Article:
WHAT’S IN THIS CHAPTER?
For the web master, the aim of minification is, of course, to reduce file size and thus speed up transfer times for clients. Using gzip compression offers bigger reductions in file size, and it’s often claimed that this makes minification redundant — a minified, gzipped page isn’t much smaller than an unminified, gzipped page. Although there is some truth in this argument, minification is still a useful technique. And with approximately 10 percent of web traffic passing through browsers that don’t support gzip compression (see http://developer.yahoo.com/performance/rules.html), there is a sizable minority of users for whom minification can help a lot.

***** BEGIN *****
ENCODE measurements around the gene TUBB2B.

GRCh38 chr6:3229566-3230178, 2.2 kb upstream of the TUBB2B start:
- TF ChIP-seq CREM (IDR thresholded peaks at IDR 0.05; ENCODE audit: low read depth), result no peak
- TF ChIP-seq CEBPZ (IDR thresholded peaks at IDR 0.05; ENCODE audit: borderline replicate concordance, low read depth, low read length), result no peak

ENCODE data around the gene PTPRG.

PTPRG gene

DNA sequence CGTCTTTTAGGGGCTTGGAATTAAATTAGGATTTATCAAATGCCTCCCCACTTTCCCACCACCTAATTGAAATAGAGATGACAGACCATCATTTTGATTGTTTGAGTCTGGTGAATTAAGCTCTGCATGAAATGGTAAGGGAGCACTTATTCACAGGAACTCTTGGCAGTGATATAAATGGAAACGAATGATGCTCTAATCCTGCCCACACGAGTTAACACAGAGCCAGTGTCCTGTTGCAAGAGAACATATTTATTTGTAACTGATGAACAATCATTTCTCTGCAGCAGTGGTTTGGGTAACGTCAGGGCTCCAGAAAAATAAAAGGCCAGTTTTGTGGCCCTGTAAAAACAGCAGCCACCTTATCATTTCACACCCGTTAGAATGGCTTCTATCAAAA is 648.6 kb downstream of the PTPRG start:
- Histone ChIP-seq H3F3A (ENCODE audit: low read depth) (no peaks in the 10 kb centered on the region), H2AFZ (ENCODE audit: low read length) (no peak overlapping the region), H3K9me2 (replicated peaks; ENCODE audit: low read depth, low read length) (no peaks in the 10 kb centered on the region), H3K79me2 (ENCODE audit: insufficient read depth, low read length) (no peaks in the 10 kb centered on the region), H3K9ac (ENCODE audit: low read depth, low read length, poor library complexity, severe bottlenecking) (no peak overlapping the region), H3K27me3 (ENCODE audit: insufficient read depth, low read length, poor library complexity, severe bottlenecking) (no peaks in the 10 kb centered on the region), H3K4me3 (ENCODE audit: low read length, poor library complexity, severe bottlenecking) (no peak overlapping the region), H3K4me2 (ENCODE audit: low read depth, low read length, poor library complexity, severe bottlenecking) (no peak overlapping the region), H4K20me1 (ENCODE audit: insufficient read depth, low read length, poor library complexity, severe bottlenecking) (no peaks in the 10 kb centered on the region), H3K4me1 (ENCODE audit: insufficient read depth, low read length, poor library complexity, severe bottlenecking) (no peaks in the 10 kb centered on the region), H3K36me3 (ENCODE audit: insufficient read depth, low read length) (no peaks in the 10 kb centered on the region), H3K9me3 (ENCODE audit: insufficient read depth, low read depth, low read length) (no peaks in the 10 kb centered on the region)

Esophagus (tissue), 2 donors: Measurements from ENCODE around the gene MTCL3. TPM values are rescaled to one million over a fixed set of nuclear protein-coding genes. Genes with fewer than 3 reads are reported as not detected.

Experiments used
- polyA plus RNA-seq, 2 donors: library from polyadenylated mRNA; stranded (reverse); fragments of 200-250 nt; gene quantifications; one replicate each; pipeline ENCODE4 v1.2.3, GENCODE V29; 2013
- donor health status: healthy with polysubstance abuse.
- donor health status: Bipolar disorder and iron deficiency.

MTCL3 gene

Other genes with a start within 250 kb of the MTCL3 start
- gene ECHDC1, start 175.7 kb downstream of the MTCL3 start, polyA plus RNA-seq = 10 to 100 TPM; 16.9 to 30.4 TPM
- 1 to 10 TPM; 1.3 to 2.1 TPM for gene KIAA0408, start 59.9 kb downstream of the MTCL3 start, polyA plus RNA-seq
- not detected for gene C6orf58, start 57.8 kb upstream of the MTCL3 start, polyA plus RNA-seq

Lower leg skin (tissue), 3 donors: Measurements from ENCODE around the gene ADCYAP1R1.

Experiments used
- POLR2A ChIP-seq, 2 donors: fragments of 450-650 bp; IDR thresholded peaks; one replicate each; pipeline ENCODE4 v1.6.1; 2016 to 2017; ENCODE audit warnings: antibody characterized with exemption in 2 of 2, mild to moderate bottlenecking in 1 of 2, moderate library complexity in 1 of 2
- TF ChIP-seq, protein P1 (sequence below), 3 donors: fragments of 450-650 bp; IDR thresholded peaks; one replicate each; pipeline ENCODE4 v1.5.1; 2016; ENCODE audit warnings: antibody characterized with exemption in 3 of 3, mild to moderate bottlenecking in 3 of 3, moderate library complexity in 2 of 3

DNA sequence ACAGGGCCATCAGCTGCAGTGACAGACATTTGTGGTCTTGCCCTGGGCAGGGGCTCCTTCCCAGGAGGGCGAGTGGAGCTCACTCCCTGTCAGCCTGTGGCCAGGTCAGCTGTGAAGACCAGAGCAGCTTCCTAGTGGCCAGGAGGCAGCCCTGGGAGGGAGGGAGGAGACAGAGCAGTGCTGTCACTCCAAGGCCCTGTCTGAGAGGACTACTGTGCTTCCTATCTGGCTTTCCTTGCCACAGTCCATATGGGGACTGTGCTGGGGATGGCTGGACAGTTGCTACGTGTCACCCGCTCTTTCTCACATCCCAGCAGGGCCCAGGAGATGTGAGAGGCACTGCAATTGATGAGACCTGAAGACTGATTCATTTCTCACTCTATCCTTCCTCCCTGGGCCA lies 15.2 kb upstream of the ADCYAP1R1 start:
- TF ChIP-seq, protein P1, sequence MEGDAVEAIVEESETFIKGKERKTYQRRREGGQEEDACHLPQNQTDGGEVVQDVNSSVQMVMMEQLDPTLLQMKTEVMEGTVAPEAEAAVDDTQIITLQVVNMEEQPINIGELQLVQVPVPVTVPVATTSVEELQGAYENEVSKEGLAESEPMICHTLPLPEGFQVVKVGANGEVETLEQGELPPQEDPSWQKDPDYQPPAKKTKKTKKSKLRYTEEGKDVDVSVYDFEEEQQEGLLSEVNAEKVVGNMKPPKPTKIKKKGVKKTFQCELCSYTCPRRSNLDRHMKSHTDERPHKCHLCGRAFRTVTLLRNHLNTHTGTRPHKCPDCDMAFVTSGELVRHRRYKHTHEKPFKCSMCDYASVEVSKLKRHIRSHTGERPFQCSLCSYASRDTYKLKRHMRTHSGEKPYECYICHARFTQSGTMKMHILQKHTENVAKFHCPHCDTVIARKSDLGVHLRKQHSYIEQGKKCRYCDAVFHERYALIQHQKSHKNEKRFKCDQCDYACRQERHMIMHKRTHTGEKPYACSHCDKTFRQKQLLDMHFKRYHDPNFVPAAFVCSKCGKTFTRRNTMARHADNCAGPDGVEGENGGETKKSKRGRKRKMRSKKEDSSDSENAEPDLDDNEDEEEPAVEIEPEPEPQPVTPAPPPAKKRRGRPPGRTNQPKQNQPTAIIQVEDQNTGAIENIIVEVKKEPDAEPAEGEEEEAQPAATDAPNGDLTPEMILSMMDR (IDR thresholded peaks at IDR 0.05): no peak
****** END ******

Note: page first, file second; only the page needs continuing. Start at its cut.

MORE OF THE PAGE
The downside with minification is that code becomes difficult to read and modify. One solution is to store your code unminified and then minify it on-the-fly, as clients request it. This is a terribly inefficient way to handle what are usually fairly static resources, though, and definitely not something recommended. Instead, you should keep an unminified ...